The Northern Railway Line of Ceylon was built by the British to serve several purposes. While they wanted to end the isolation of the Jaffna peninsular and link it with the rest of the country, they also wanted to minimise the high death toll among the immigrant Indian labourers, because of the arduous journey from Mannar to the Kandyan province. Another reason was that the Indian labourers were responsible for spreading diseases like cholera and small pox to adjoining villages in the North and North-Central province of Ceylon.
The British appointed a Commission in 1877 to look into the feasibility of the Jaffna railway line. The Commission proposed extending the rail track from Polgahawela to Jaffna. Work began to extend the track to Kurunegala, in 1891. The track was opened on February 14, 1893. In 1903 work began on the extension of the track to Anuradhapura. A rail track between Kankesanthurai and Chavakachcheri was laid on March 10, 1902 and it was extended to Palaly by September of that year. Work then commenced to link the track to Anuradhapura.
The Talaimannar line extended towards the North West from Madawachchiya. By 1912 the bridge that linked Mannar to the main land was completed. On February 24, 1914 the Indo- Lanka Railway Service commenced.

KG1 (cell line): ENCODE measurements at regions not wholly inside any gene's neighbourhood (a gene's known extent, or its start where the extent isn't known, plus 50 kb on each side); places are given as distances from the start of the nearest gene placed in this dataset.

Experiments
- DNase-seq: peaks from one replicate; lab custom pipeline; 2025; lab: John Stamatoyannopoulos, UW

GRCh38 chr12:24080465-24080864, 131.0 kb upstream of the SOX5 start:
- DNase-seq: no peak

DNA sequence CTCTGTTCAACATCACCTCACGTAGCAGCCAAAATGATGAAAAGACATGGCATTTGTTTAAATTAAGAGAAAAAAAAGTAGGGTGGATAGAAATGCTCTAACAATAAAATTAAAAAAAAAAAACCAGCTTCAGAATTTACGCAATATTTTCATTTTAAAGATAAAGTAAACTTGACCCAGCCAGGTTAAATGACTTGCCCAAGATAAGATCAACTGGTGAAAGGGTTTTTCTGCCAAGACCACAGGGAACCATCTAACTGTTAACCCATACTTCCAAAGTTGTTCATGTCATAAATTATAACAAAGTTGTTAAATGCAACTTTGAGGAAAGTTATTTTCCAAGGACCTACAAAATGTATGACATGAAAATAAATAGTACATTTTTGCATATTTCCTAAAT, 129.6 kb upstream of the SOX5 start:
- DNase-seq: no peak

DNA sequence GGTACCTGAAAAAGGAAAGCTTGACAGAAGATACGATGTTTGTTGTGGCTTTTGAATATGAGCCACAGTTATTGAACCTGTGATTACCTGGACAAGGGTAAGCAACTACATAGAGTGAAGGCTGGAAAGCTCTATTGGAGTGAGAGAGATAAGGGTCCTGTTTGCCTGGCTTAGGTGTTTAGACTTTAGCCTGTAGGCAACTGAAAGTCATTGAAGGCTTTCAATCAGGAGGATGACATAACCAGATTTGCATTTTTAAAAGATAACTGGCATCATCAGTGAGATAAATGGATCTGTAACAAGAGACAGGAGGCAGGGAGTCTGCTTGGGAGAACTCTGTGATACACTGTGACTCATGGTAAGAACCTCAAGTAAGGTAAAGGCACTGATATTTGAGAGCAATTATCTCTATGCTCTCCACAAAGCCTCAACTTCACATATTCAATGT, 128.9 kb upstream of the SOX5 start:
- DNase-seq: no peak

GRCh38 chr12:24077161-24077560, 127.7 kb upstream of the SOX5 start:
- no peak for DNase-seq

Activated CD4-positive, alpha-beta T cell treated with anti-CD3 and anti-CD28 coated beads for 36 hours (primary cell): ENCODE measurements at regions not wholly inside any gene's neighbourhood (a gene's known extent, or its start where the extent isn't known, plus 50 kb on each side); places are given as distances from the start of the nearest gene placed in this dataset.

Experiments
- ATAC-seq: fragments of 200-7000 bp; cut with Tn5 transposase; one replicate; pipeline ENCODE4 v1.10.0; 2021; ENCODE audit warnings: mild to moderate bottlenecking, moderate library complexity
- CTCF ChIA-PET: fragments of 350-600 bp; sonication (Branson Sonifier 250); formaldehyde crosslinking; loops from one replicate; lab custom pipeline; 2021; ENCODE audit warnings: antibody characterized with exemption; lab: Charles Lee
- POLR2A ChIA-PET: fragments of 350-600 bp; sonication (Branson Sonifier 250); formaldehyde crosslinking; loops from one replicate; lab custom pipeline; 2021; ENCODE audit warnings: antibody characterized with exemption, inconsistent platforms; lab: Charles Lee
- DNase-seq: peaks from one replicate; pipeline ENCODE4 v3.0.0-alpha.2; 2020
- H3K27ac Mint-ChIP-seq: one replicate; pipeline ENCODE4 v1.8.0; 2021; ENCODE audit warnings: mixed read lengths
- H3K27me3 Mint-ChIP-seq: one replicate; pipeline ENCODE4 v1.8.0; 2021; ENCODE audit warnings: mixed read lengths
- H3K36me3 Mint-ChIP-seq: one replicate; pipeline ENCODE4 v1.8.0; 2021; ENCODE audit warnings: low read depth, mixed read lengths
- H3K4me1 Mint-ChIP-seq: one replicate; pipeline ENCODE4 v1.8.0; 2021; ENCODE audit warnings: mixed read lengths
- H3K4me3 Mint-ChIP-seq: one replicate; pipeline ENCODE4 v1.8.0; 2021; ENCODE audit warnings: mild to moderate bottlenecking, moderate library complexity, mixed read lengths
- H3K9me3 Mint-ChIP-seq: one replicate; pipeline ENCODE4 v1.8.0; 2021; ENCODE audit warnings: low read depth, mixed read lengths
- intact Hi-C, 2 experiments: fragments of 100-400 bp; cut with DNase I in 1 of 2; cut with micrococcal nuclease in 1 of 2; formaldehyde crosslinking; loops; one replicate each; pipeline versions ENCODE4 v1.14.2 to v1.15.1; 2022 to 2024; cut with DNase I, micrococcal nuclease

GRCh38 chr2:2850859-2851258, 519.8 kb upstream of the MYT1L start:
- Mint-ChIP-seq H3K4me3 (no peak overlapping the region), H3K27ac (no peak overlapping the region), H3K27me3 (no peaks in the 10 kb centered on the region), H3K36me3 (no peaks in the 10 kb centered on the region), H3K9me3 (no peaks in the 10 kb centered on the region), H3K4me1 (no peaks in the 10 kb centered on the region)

The transport facilities provided by the Northern railway not only enabled the majority of Indian labourers to migrate en masse with their families, but also saved the lives of both labourers and villagers in the North Central Province, since the spread of infectious diseases could be prevented as the immigrants no longer had contact with the population in the North Central Province.
The creation of the Northern line acted as a catalyst for social change. It linked communities, ended the isolation of Jaffna, broke down social tradition, caste prejudices, and also spread new ideas and customs. For the first time newspapers from Colombo were available to all, which helped to increase the reading habits of the people and broaden their outlook.. This also led to the growth of education since people in Jaffna could send their children to Colombo or vice versa.
Yal Devi commences her journey
Yal Devi made her maiden journey on April 23, 1956, with two other trains, Udarata Menike and Ruhunu Kumari as an initiative under, B. D. Rampala, the General Manager of Ceylon Government Railways (CGR) at the time. And because of this many, Ceylonese considered them as three sisters.
Many factors led to the launch of these three express trains. Not only did the government want to expand the passenger transport network of the CGR but also show the public of their detachment from the colonial past and their ability to outdo the British. The timetables of the three trains were arranged so that a commuter who boards the Ruhunu Kumari from Matara after breakfast would reach Jaffna by Yal Devi for dinner.
Although all three trains were called express trains, compared with the Yal Devi, the other two were insignificant. Yal Devi was easily identified by its white and blue colour scheme, with its name boldly painted across the length of the carriages, in all three languages, the Yal Devi was the queen of express trains. That’s why they always gave her platform number 1. It always left Fort railway station, precisely, at 5:45 each evening, packed.